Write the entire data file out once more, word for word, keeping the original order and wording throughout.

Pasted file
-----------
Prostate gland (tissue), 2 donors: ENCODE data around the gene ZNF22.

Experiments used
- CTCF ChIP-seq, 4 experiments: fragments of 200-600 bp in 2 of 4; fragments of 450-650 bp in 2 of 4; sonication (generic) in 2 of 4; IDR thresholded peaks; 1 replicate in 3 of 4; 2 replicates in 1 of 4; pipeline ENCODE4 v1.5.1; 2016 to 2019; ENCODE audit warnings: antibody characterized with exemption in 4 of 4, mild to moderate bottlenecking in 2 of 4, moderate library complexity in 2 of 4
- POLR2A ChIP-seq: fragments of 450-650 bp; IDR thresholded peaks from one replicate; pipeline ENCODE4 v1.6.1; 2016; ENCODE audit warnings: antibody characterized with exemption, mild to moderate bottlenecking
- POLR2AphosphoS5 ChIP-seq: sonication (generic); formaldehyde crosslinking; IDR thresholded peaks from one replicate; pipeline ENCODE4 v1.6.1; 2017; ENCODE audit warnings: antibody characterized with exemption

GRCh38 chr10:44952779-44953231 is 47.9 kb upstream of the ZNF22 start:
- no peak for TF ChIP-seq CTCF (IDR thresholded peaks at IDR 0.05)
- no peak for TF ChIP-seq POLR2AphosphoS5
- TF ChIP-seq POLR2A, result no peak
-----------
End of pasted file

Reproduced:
Prostate gland (tissue), 2 donors: ENCODE data around the gene ZNF22.

Experiments used
- CTCF ChIP-seq, 4 experiments: fragments of 200-600 bp in 2 of 4; fragments of 450-650 bp in 2 of 4; sonication (generic) in 2 of 4; IDR thresholded peaks; 1 replicate in 3 of 4; 2 replicates in 1 of 4; pipeline ENCODE4 v1.5.1; 2016 to 2019; ENCODE audit warnings: antibody characterized with exemption in 4 of 4, mild to moderate bottlenecking in 2 of 4, moderate library complexity in 2 of 4
- POLR2A ChIP-seq: fragments of 450-650 bp; IDR thresholded peaks from one replicate; pipeline ENCODE4 v1.6.1; 2016; ENCODE audit warnings: antibody characterized with exemption, mild to moderate bottlenecking
- POLR2AphosphoS5 ChIP-seq: sonication (generic); formaldehyde crosslinking; IDR thresholded peaks from one replicate; pipeline ENCODE4 v1.6.1; 2017; ENCODE audit warnings: antibody characterized with exemption

GRCh38 chr10:44952779-44953231 is 47.9 kb upstream of the ZNF22 start:
- no peak for TF ChIP-seq CTCF (IDR thresholded peaks at IDR 0.05)
- no peak for TF ChIP-seq POLR2AphosphoS5
- TF ChIP-seq POLR2A, result no peak